At this point we know that Google is planning to shut down Reader as of July 1, 2013. We also know there at least 50,000 users that were willing to sign a petition in an attempt at keeping it around. What many might not know is why. The first thought for many is in regards to money and the bit about Reader not making anything for Google. Simply put, that is not the case.
The answer, or at least one persons take has recently been shared on Quora. That person is Brian Shih, who is now the “Former Google Reader Product Manager.” Sad title aside, Shih has said that this had “nothing to do with revenue vs operating costs” and in fact, that “wasn’t the goal of the product.” It seems some of the reasoning here was due to social sharing and the rest was due to Google+.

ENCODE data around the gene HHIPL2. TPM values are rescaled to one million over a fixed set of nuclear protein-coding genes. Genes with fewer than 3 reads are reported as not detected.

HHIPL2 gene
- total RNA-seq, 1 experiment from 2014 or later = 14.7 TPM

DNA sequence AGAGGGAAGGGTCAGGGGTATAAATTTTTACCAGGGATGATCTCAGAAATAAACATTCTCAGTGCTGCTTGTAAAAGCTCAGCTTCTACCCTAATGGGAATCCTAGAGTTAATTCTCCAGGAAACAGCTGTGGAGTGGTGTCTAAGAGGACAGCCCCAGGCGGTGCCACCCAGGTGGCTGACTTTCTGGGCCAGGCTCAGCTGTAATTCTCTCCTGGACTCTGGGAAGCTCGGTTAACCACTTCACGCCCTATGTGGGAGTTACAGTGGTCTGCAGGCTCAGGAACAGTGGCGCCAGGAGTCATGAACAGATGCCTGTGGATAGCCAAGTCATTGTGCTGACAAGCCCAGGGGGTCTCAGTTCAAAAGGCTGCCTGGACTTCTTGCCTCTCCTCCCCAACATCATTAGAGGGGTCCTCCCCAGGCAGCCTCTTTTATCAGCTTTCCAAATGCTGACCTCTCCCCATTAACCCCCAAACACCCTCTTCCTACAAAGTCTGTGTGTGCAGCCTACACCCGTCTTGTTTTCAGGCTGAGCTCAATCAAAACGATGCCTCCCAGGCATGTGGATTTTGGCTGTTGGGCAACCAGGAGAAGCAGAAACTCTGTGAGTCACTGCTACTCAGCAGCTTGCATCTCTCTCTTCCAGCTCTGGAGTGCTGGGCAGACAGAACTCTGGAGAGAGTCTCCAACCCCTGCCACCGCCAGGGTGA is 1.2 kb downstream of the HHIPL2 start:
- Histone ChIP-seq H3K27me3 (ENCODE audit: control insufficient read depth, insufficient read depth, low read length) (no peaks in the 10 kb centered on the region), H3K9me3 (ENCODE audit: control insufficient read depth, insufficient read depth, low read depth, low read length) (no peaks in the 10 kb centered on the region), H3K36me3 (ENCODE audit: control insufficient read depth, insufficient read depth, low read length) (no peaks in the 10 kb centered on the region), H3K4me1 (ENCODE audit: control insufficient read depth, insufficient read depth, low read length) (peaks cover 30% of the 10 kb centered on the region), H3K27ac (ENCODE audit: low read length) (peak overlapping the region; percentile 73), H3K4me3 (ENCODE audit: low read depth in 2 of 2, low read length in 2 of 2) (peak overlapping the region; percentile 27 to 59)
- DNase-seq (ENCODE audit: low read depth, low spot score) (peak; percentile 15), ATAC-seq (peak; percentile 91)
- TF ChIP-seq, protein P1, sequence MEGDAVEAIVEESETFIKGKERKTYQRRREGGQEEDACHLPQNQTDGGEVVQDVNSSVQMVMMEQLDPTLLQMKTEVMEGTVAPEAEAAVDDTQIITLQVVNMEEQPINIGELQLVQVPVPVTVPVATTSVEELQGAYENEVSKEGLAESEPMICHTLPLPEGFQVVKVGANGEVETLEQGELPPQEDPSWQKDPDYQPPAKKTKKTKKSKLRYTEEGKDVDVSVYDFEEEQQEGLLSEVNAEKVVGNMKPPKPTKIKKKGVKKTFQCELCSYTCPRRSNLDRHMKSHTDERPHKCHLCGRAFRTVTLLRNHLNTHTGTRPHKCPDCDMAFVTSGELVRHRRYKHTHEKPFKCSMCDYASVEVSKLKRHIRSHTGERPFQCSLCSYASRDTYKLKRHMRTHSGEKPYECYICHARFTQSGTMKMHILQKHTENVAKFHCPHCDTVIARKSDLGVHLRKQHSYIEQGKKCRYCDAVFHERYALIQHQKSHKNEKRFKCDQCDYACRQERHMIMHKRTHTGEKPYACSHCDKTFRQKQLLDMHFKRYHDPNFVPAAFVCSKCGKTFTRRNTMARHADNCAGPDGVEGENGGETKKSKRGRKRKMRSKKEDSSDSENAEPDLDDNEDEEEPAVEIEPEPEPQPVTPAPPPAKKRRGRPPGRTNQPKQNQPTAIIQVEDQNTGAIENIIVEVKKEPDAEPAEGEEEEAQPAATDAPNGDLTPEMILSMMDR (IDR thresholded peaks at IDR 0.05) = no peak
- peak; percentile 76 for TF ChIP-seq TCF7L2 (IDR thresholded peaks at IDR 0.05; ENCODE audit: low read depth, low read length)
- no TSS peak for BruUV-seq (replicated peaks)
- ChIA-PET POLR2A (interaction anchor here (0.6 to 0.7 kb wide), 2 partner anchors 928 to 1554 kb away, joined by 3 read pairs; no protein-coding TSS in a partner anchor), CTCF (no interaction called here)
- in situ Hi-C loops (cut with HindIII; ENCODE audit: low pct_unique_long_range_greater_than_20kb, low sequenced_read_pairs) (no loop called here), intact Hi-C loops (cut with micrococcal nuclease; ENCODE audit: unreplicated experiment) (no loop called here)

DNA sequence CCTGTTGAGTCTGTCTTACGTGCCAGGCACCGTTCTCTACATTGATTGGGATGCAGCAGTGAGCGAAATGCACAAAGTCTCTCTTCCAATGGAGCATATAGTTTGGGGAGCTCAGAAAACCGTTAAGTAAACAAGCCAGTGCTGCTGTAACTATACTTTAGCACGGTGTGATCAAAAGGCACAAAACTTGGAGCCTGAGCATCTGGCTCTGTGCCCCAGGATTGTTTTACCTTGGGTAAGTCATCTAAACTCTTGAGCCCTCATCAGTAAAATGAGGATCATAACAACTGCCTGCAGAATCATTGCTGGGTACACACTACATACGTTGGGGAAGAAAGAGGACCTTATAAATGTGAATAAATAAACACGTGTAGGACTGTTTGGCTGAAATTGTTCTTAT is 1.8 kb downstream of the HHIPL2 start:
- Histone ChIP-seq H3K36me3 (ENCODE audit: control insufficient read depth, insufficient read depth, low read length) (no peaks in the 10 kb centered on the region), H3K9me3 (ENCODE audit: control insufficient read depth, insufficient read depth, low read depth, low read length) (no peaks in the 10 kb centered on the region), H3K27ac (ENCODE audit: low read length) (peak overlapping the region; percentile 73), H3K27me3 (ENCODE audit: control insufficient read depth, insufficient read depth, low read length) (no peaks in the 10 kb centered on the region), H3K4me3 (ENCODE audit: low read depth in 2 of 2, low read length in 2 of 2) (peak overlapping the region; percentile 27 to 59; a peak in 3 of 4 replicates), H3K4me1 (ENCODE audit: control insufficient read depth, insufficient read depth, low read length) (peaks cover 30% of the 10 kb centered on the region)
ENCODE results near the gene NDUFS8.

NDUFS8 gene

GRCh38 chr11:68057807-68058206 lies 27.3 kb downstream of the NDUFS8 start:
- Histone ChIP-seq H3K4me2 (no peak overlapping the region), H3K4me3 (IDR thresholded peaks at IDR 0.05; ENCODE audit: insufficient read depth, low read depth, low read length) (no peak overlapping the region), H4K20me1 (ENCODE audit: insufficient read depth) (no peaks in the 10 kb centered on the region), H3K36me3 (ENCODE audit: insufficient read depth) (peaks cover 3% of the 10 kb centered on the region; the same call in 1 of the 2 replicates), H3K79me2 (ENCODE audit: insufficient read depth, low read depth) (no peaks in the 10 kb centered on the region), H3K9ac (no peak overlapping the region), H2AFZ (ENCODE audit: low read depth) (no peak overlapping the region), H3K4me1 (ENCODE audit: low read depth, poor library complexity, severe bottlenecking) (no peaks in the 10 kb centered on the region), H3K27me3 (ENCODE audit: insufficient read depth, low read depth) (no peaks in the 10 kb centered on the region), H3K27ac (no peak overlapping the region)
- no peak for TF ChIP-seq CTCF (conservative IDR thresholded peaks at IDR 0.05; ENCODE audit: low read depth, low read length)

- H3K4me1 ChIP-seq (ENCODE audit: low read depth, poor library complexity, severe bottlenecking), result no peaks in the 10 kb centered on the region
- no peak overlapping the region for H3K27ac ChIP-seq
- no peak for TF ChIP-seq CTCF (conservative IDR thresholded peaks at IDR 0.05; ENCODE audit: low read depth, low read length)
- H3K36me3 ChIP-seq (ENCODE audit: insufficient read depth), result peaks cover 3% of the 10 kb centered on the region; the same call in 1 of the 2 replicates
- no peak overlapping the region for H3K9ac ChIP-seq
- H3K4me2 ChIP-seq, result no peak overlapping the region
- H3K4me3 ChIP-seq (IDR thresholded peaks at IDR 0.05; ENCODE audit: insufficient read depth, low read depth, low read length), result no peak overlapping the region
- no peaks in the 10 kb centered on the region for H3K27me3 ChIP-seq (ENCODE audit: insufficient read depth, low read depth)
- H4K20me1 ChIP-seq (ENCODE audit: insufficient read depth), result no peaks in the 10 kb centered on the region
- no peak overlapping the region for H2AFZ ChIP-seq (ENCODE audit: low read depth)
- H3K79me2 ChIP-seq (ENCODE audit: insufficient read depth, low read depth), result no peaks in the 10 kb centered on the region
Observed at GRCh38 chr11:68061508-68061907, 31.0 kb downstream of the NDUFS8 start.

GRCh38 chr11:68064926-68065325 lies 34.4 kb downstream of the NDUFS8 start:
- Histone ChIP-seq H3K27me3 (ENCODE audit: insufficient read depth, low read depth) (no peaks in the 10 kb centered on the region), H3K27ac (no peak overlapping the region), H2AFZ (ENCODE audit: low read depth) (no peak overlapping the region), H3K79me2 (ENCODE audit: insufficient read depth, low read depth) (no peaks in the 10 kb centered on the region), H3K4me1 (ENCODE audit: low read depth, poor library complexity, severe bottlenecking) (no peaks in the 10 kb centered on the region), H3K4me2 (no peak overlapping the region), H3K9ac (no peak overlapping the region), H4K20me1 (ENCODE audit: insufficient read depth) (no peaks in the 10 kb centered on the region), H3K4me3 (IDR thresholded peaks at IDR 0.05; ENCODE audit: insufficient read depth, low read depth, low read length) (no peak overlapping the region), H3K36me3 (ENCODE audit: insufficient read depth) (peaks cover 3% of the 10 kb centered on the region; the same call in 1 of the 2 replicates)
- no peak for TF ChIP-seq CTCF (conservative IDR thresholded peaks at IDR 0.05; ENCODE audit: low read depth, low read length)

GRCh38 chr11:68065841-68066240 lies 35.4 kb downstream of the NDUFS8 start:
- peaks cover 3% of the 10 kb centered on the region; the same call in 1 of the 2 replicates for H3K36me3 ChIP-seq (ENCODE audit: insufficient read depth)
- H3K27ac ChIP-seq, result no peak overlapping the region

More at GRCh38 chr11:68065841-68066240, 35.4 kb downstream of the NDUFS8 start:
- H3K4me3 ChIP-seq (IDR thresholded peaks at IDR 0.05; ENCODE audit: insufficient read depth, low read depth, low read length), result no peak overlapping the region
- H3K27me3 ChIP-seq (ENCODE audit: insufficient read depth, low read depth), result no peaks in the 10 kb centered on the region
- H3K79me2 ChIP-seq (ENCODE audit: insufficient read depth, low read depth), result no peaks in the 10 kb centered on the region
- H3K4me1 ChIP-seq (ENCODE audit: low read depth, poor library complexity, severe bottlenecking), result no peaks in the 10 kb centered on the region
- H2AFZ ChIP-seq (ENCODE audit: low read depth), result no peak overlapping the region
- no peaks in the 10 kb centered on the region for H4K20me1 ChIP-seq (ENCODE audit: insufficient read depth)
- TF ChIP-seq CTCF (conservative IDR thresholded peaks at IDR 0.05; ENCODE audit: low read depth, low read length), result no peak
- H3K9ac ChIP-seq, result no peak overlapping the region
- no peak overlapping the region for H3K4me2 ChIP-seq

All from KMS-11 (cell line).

Shih tells the story of Google almost pulling the plug several times. In 2008 the Reader team was pulled to work on Open Social, in 2009 they were pulled for Buzz and in 2010 they were pulled for Google+. Though it was also said that “most of the engineers opted against joining G+.” Basically, it seems that Google Reader has actually been on life support and that it has been in maintenance mode since 2010.
Further details note that Shih believes that after Google switched the sharing features over to Google+, which came along with a redesigned user interface, that his “guess is that usage just started to fall — particularly around sharing.” We know how Google likes sharing, but is seems some of this was also tied to flat usage and Google’s drive on focus.
Otherwise, he also notes that Reader was “pigeonholed as an RSS-reader explicitly, and didn’t have a chance to grow beyond that to explore that space.” Of course, in the end this does not mean anything except to give those faithful users some sort of explanation as to why. But in the end, explanation or not, it still looks like you will need to find an alternative before July 1.